Not so long ago, it was considered that a missed phone call equated lost business. Then the inception of voicemail for business landlines changed the perception, so that if a business missed a call it was assumed the caller would simply leave a voicemail message and wait to receive a call back.
However, in more recent years the decline of the landline and the sharp fall in the use of voicemail services have seen business owners opting for alternative communication options.
Voicemail takes time to retrieve. The recipient is expected to take time out of a busy schedule to listen to the message, interpret the sender’s meaning, take notes about pertinent issues or contact numbers, before responding.
It’s also easy to forget information heard via a voicemail a few hours after receiving it unless the recipient took the time to write down the information. By comparison, reading back through a text message can provide instant access to details, such as addresses, times and dates, or other contact details.
A recent survey conducted by OpenMarket in 2016 indicates that a massive 75% of millennials choose texting over talking on their smartphones. People within the same demographic also prefer to receive text messages from businesses instead of phone calls or voicemails that are considered intrusive.
To millennials, voicemail simply isn’t practical. If those people have access to a faster, more practical way of delivering the same information in less time, they’ll take that option.
In the past eight years, more people have chosen to shun voice conversations and leaving voicemail messages over the phone and gravitated towards the convenience of text messaging.
Many big businesses have been recognized the decline in the use of voicemails for some years now. In 2014, Coca-Cola announced it was ditching voicemails in favor of other communications technologies. By 2015, JPMorgan followed suit, offering to eliminate voicemail for thousands of employees who don’t need to interact directly with clients. Citibank and the Bank of America have since followed suit.
Keeping Voicemail without Listening
The objective behind many companies getting rid of voicemails is to improve employee productivity. If a staff member isn’t sitting at a desk listening to lengthy voicemail messages, deciphering them, taking notes about problems or return phone numbers, addressing the concern, and responding to the request, it’s likely their time will be freed up to perform other tasks.
However, as with many other technologies that are quickly becoming obsolete, telecommunications companies are striving to provide viable alternatives to cutting out voicemails completely.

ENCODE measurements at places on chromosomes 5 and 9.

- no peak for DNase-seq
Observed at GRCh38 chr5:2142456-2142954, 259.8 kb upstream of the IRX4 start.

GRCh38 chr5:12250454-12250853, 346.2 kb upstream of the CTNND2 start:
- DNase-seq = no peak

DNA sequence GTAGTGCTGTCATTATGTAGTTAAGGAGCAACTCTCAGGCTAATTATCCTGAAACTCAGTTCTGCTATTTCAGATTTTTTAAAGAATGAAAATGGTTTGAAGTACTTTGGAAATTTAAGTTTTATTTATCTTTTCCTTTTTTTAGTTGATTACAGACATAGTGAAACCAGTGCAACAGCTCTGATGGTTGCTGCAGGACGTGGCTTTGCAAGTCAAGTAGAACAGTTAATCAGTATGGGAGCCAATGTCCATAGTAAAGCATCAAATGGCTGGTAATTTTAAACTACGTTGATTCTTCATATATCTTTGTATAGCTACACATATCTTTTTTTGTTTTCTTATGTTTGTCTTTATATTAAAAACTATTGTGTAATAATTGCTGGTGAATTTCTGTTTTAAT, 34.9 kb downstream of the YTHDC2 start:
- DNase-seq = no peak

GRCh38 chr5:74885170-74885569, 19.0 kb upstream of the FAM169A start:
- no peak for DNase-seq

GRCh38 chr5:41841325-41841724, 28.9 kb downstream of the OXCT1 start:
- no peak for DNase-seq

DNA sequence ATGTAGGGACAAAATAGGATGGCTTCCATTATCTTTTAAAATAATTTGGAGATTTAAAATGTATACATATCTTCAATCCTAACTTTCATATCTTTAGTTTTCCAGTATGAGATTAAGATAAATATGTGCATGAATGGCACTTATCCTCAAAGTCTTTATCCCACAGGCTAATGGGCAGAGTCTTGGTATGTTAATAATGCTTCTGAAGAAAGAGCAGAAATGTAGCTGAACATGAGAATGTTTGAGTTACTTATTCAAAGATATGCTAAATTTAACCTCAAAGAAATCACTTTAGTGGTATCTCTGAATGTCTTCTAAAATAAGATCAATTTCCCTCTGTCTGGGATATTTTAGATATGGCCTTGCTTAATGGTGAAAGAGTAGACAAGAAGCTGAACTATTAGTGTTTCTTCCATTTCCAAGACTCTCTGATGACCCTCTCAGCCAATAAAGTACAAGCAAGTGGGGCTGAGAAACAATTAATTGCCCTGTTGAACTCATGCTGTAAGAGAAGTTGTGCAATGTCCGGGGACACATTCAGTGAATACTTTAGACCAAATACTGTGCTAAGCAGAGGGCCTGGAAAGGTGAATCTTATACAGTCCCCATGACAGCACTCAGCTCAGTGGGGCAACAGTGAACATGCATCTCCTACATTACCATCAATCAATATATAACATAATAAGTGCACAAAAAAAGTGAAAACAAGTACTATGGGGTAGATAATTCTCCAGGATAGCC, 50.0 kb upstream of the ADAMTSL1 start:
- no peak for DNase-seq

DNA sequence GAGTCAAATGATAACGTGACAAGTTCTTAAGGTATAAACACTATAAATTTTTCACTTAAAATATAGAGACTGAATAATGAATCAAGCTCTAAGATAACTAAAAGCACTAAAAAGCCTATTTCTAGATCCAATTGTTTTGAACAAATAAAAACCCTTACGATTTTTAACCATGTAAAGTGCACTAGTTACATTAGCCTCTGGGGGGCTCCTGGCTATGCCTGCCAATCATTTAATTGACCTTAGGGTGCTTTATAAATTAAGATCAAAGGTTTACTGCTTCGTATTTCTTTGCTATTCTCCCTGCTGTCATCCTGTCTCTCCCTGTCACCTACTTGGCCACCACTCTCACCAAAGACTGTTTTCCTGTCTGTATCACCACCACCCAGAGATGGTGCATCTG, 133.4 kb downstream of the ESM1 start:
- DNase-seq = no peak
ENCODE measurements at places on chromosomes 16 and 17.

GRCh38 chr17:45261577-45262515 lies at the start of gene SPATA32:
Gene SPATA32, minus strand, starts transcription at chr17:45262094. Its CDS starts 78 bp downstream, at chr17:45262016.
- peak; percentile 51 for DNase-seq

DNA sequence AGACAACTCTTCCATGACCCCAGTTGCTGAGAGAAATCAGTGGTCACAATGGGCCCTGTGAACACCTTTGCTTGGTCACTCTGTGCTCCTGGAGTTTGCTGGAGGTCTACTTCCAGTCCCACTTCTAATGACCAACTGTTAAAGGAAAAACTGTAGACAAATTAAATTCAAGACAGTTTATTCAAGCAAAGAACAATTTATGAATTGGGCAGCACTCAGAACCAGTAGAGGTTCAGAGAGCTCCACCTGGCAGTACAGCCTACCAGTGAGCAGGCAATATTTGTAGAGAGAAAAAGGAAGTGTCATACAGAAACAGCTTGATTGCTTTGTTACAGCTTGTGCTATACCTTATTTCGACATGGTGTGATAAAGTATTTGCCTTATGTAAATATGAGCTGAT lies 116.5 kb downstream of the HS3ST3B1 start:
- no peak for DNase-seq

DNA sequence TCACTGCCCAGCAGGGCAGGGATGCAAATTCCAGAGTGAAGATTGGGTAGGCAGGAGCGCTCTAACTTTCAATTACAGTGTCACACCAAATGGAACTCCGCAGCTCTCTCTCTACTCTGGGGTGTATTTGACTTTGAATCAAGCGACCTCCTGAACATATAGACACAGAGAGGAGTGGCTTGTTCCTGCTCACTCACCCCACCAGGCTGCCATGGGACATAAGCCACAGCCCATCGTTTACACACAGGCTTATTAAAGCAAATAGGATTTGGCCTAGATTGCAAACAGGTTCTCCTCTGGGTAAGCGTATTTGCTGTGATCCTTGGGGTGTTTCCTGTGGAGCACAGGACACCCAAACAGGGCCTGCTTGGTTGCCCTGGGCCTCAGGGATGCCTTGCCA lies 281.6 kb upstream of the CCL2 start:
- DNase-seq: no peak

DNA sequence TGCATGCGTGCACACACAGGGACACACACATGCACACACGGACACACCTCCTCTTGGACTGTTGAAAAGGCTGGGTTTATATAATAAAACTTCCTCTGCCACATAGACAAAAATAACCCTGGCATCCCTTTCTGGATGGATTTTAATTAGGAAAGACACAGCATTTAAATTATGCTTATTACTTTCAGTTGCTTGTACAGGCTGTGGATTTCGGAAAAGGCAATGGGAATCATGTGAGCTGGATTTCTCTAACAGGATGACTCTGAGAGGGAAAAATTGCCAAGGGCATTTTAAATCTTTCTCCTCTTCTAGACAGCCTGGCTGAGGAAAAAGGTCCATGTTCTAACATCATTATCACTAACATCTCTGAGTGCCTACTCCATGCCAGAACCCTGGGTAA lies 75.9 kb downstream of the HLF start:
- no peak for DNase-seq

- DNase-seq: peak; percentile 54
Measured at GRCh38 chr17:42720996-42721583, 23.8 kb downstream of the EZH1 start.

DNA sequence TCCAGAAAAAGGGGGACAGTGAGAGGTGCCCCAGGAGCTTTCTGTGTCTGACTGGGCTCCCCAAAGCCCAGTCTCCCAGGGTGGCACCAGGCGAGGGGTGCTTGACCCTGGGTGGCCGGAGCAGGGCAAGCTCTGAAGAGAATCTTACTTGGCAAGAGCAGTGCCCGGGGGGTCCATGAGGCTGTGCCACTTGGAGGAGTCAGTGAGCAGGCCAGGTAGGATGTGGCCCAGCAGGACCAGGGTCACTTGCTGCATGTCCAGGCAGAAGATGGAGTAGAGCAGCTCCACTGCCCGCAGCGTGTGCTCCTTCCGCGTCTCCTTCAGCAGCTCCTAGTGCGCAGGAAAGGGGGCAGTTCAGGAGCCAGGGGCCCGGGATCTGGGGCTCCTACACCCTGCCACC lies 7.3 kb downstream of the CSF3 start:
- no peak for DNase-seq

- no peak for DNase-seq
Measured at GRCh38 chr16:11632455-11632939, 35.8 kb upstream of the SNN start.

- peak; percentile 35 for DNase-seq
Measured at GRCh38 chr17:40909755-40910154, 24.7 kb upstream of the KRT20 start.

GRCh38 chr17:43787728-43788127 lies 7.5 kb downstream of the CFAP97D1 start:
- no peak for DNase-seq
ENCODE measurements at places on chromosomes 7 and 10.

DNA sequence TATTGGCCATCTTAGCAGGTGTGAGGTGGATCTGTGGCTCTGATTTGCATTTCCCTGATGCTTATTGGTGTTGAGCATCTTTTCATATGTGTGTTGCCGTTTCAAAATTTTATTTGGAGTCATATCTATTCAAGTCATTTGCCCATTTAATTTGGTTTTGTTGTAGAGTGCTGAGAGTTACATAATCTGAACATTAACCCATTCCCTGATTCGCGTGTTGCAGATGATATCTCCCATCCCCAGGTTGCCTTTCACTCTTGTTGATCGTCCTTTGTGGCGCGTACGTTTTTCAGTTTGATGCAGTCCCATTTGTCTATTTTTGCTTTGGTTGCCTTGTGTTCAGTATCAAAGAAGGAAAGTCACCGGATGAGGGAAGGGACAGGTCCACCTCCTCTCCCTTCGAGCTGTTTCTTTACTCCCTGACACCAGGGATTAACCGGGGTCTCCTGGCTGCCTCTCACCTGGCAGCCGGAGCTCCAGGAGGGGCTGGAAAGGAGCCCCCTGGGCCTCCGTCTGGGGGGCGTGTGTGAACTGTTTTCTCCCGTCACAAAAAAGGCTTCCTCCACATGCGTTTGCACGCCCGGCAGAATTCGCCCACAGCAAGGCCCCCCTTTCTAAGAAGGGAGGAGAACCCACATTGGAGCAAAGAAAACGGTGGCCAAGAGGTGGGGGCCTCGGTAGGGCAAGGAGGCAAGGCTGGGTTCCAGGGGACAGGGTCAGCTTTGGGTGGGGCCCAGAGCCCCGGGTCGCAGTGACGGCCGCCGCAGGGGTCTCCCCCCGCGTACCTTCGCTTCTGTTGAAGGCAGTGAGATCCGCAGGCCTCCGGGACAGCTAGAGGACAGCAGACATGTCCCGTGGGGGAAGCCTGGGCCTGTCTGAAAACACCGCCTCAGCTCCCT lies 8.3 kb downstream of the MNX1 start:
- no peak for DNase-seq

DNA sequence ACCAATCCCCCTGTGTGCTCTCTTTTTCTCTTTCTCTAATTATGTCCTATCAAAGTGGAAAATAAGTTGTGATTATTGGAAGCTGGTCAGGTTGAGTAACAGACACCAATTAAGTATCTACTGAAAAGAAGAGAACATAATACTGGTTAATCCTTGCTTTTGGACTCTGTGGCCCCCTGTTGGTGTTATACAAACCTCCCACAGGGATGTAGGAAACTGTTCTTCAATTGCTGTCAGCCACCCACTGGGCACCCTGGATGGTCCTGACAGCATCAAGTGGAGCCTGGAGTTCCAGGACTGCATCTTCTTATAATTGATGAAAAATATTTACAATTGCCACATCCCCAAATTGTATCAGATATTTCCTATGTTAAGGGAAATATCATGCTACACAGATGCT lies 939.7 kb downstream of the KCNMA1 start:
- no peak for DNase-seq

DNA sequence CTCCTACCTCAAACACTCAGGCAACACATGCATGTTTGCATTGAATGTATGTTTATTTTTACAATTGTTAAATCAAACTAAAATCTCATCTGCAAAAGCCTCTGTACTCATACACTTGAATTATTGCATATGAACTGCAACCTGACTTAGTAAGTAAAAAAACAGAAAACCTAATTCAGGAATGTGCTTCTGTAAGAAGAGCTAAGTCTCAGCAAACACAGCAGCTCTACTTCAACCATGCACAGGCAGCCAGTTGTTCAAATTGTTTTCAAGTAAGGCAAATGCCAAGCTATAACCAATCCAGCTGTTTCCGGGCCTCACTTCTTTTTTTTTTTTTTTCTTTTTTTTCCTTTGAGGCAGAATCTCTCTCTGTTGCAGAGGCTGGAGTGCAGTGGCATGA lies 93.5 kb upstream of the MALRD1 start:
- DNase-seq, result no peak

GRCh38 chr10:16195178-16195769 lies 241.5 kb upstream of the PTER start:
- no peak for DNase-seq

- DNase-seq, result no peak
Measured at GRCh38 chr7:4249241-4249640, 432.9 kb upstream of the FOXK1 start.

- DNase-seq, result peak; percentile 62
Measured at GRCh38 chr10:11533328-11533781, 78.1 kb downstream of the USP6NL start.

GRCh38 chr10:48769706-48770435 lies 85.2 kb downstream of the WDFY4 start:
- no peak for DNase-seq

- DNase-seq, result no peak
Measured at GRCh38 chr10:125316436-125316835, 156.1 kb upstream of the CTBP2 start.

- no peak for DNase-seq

Voice-to-email: small business VoIP phone technology allows businesses to take advantage of features that include voicemail-to-email transcription. The customer leaves a voice message, which is automatically transcribed into words and sent via email. The recipient is then able to read the message at their leisure, but also has the added benefit of being able to file and store the communication for later reference.
Voice-to-text: Many cell providers offer the alternative of converting received voicemail messages into a transcribed text message. The recipient receives a text message that can be read at their leisure, which reduces the time spent engaged in listening to a lengthy voicemail.
Downsides of Eliminating Voicemails
While there seem to be plenty of benefits for businesses dumping voicemails completely, there are also some downsides to consider.
Text messages are often so condensed that the sender’s original meaning may not be properly conveyed. There is also the increased risk of misunderstandings and implications resulting from the absence of emotional tone that could lead to unintended meanings. When you add in the extra confusion of some smartphones automatically inserted autocorrected words, the originally intended message can become unintelligible.
Some customers also still prefer the option of voicing their concerns, complaints or communications with companies. There is a lingering perception with some people that sending an email may mean their message is lost or overlooked, but speaking with a person at the company right now provides an immediate response.
For businesses that are particularly reliant on the personal touch, such as the sales industry, removing voicemail access could alienate some customers who need to develop a strong sense of rapport before building trust. However, implementing a 24/7 live answering service could provide the personal touch and instant communication some customers expect, while still keeping staff members focused on productivity.
Today’s new communication preferences provide business owners with a range of opportunities to keep in touch with customers. While it appears the decline of voicemail is only going to continue, savvy business owners will ensure their customers always access to a range of communication options that allow them to stay in contact.
Remember to subscribe to our newsletter!
Follow The Scope Weekly on Twitter and Facebook and Instagram!
If you would like to become a contributor to The Scope Weekly, read our submission guidelines, and apply. For product reviews, click here.